The Finance Department will work closely with Congress to speed up the approval of measures that would amend and plug the loopholes in the Anti-Money Laundering Act and the Bank Secrecy Law, Finance Secretary Carlos Dominguez III said Friday.
Dominguez said the DOF and the Bangko Sentral ng Pilipinas have been jointly pushing for these amendments to strengthen the country’s financial system, which is plagued with loopholes that allow travelers to bring unrestricted amounts of foreign currencies into the country, possibly to launder them here, or worse, to fund international criminal syndicates or terrorist networks.
“It is also very likely that the bulk foreign currencies are coming through our financial system through other channels, not only through the ports. They do this because they can,” Dominguez said.
“Our laws have no teeth to investigate and prosecute these activities effectively. We don’t have enough tools to know where all this money is going, without being hamstrung by stringent bank secrecy laws,” he said.
Meanwhile, Senate Blue Ribbon committee chairman Senator Richard Gordon said “somebody must be making money” from Philippine Offshore Gambling Operations, and the “money must be very good.”
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While the operation of these POGOs by Chinese nationals
helps generate revenues for the government, they also bring problems such as money laundering, Gordon said.
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Earlier, the chairman of the Philippine Amusement and Gaming Corp., Andrea Domingo, said POGOs contribute about P20 billion a year in lease payments to the real estate sector. The industry also generates an estimated P24 billion in income taxes annually and P1.25 billion in value-added tax monthly from foreign workers who purchase around P12.5 billion a month.
But Gordon also warned the huge money entering the country could also pose a security threat to the country.
Dominguez said the AMLA, enacted in 2001, remained a weak tool against money laundering and other unlawful activities, especially because tax evasion and other financial crimes were not among the predicate offenses listed under the law that would allow the Anti-Money Laundering Council to examine bank accounts after securing a court order.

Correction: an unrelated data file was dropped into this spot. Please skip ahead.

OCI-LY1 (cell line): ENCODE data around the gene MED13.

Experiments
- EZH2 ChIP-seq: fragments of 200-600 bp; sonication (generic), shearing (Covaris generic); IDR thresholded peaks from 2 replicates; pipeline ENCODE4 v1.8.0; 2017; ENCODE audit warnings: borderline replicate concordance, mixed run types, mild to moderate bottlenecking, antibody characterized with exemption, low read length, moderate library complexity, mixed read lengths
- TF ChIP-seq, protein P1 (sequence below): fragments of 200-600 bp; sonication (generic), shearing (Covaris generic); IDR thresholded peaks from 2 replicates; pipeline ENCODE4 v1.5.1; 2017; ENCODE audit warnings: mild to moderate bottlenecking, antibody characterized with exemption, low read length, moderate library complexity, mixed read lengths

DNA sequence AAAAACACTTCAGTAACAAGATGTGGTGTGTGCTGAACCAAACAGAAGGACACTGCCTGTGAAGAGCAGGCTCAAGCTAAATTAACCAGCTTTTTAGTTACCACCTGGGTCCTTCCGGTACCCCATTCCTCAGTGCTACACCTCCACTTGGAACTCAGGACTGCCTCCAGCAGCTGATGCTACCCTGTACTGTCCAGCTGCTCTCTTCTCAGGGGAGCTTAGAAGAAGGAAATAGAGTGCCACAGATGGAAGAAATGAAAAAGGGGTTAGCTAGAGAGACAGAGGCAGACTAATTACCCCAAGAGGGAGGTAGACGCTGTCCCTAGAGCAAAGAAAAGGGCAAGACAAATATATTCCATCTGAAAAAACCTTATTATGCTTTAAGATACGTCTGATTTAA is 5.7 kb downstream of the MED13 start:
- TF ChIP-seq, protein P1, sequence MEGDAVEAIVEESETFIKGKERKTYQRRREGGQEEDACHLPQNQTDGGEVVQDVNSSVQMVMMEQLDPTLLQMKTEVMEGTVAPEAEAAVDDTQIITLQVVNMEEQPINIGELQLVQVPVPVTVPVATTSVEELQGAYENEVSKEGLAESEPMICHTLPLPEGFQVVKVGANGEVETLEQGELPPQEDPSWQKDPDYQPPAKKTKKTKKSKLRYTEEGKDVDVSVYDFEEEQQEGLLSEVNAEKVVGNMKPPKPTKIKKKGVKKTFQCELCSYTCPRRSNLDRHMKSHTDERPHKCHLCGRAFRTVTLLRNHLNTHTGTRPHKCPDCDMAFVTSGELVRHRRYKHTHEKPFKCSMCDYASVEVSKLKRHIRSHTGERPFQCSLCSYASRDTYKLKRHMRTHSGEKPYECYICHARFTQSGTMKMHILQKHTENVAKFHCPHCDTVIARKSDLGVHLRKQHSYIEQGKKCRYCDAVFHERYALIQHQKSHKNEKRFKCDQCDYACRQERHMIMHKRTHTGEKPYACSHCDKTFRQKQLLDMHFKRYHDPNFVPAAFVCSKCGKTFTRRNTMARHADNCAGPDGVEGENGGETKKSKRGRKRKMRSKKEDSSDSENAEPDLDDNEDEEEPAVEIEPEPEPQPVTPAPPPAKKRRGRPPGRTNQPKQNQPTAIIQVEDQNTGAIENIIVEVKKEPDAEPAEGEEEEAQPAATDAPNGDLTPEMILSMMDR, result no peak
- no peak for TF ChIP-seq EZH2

“This leaves us powerless in going after tax evaders and other criminals using funds for other illegal activities,” Dominguez said.
He noted that as early as 2016, the DOF has called on the Congress to pass amendments to Republic Act (RA) No. 1405, or the Bank Secrecy Law, to enable the government “to penetrate the wall of confidentiality used to conceal ill-gotten money by lifting the bank secrecy rules for suspected criminal cases.”
The DOF again tried to include the lifting of bank secrecy in the tax amnesty bill, but this was excluded by the Congress in the final version of the measure.
Without the lifting of RA 1405 in the Congress-approved measure, President Duterte vetoed the grant of a general tax amnesty when he signed the Tax Amnesty Act into law in February last year, he said.
“Offering a general amnesty must come with the ability to verify whether those who availed of it are not repeating the same violations when evidence points to the likelihood that they are doing so,” Dominguez said.